Although an experimental drug designed to treat Alzheimer’s by inhibiting an enzyme called gamma-secretase that activates a number of cellular pathways, researchers led by Albert Edge at Massachusetts Eye and Ear and Harvard Medical School have found that it may eventually play a significant part in restoring hearing loss by helping to generate new sound sensory hair in the inner ear.
Nearly 50 million people in the US alone suffer from some form of deafness, generally caused when the hair cells in the cochlea become severely damaged due to a number of factors including loud noises, infections, toxins, certain antibiotics and anti-cancer drugs, in addition to normal aging. Although hearing aids and cochlear implants can improve the symptoms somewhat, they do not actually restore hearing, because once lost, the auditory hair cells in mammals (unlike those in birds or fish) don’t regenerate.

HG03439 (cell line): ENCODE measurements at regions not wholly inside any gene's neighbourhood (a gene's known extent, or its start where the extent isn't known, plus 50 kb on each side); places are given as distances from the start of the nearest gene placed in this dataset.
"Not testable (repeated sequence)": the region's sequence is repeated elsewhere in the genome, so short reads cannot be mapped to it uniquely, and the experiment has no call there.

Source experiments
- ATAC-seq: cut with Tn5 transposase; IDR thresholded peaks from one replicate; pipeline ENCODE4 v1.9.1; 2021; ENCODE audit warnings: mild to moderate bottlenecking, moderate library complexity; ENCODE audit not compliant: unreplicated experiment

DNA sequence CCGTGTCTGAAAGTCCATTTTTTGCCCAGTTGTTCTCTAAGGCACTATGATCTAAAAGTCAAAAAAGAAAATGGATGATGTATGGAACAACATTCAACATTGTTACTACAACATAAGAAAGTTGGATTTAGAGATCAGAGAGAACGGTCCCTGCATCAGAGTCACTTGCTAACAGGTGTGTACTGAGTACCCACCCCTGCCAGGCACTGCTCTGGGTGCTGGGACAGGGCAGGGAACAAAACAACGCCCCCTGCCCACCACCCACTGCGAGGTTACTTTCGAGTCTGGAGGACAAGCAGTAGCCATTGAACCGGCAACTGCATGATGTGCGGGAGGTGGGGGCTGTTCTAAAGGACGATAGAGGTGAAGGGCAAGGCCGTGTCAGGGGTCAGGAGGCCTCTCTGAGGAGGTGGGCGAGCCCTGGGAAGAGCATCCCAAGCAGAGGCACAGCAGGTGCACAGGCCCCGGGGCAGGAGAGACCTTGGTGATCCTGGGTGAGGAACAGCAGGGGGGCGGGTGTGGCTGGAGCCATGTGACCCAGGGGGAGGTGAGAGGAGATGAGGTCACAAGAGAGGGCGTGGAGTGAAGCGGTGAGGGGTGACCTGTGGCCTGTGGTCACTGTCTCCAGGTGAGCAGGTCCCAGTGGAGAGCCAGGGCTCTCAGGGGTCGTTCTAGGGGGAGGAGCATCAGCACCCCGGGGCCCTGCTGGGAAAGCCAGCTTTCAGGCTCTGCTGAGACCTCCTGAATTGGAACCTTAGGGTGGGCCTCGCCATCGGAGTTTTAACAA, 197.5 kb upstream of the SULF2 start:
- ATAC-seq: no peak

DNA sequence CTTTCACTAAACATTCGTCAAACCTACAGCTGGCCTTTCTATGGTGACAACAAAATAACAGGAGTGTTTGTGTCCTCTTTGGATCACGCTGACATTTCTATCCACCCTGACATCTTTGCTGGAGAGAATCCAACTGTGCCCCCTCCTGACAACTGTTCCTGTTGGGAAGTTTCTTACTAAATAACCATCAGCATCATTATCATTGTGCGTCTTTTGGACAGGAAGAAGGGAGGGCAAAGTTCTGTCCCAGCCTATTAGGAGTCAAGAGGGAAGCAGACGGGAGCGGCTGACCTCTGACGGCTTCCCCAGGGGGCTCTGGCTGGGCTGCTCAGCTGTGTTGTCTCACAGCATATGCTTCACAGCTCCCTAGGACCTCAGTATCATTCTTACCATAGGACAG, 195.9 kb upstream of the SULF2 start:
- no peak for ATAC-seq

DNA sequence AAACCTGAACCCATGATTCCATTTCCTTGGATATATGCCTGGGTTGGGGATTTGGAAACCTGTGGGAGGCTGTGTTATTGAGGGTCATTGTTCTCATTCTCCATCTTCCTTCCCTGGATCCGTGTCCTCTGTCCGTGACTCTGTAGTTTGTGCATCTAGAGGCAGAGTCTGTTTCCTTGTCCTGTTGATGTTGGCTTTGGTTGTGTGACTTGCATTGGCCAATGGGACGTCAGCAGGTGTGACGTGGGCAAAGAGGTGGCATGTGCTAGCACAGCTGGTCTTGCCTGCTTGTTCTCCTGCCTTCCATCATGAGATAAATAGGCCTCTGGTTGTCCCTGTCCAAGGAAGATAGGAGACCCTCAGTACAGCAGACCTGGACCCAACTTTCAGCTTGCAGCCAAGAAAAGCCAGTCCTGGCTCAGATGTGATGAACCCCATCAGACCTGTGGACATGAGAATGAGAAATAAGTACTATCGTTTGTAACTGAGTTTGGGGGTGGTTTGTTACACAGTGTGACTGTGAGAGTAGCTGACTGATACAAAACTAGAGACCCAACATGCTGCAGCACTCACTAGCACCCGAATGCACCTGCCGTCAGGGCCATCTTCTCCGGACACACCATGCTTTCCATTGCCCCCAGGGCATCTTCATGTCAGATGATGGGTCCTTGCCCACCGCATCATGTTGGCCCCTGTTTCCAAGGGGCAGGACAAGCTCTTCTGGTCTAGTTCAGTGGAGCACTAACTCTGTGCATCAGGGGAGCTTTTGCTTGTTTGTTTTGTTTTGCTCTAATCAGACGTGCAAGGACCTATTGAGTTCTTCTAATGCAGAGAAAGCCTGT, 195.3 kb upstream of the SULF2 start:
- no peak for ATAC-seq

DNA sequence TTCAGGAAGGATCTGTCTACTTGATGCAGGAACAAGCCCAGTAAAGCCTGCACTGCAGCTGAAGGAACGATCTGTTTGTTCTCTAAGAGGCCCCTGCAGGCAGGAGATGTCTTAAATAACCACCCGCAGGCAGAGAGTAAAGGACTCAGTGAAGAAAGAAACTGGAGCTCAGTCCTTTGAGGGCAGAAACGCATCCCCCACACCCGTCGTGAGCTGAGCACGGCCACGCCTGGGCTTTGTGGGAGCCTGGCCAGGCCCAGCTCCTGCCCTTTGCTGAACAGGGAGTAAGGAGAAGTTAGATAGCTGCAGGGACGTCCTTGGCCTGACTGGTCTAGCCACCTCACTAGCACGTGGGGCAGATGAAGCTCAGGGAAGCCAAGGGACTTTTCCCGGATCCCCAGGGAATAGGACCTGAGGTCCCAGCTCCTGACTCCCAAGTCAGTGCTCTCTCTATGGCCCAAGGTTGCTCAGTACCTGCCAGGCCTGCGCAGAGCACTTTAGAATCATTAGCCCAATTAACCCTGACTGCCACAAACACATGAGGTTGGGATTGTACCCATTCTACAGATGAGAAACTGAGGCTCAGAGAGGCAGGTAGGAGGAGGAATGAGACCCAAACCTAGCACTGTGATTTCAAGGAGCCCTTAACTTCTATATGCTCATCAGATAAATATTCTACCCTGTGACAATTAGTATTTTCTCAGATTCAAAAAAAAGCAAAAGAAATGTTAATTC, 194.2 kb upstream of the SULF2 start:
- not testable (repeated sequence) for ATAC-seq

“What you are born with is what you have throughout your whole life,” stated Edge.
However, when he and his colleagues applied the enzyme inhibitor to the cochlear of mice deafened by noise trauma, they found that it inhibited a signal generated by a protein known as “Notch” on the surface of other inner ear cells, causing them to transform into hair cells themselves, and restored 20% of the rodents’ hearing.
“This is the first demonstration of hair cell regeneration in an adult mammal, exclaimed Edge. "We're excited about these results because they are a step forward in the biology of regeneration and prove that mammalian hair cells have the capacity to regenerate," Dr. Edge said. "With more research, we may eventually be able to restore hearing in humans through regeneration as well.”